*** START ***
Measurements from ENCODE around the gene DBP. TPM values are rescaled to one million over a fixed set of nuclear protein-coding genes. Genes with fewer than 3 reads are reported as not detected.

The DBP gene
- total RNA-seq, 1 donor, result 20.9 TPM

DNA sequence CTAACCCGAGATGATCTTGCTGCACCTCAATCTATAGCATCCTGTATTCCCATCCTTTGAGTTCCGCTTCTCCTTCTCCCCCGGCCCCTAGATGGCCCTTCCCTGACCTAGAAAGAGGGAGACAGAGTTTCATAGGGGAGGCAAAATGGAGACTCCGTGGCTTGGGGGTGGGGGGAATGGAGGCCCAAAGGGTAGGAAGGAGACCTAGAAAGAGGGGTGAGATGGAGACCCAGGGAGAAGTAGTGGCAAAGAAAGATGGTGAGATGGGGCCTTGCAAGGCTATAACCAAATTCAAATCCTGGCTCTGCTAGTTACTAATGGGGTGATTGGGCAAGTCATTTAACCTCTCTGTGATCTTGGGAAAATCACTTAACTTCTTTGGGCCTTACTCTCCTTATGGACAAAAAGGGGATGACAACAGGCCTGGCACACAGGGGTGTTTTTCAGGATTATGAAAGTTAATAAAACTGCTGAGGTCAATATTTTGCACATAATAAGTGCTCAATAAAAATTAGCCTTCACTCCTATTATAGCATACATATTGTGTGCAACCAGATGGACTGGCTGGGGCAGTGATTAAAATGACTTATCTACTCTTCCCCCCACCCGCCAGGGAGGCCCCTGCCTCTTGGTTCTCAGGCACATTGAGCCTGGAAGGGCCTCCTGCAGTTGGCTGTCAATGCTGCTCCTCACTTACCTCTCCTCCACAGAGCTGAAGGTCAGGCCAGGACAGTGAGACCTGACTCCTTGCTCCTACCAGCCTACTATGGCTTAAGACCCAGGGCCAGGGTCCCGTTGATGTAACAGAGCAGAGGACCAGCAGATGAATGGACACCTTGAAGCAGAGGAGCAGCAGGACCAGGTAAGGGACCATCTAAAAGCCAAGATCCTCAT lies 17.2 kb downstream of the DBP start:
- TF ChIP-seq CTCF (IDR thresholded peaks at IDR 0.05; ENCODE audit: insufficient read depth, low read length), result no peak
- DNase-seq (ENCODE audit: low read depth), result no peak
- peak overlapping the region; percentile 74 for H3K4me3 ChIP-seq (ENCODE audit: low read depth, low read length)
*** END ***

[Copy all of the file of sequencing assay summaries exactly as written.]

Measurements from ENCODE around the gene DBP. TPM values are rescaled to one million over a fixed set of nuclear protein-coding genes. Genes with fewer than 3 reads are reported as not detected.

The DBP gene
- total RNA-seq, 1 donor, result 20.9 TPM

DNA sequence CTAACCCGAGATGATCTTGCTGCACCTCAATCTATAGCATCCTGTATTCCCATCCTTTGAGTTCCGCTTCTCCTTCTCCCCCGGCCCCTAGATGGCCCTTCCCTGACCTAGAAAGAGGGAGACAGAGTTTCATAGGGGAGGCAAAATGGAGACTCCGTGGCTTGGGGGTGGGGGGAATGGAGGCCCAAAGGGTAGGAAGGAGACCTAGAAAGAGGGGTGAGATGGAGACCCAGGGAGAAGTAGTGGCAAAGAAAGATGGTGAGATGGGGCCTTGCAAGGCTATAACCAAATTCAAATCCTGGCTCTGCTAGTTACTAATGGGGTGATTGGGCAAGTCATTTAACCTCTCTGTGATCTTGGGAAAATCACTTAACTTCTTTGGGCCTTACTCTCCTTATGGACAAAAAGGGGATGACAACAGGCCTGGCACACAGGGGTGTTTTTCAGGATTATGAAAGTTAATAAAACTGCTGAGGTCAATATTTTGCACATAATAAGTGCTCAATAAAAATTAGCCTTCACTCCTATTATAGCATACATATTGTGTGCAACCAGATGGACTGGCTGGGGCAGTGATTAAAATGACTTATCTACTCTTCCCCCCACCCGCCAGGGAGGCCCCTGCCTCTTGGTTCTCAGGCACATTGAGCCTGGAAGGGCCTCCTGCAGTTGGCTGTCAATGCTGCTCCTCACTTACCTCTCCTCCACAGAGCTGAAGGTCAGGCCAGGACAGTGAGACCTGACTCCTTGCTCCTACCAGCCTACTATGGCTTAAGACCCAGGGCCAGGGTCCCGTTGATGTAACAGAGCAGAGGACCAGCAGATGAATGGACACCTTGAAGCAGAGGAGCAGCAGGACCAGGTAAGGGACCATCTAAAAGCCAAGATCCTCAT lies 17.2 kb downstream of the DBP start:
- TF ChIP-seq CTCF (IDR thresholded peaks at IDR 0.05; ENCODE audit: insufficient read depth, low read length), result no peak
- DNase-seq (ENCODE audit: low read depth), result no peak
- peak overlapping the region; percentile 74 for H3K4me3 ChIP-seq (ENCODE audit: low read depth, low read length)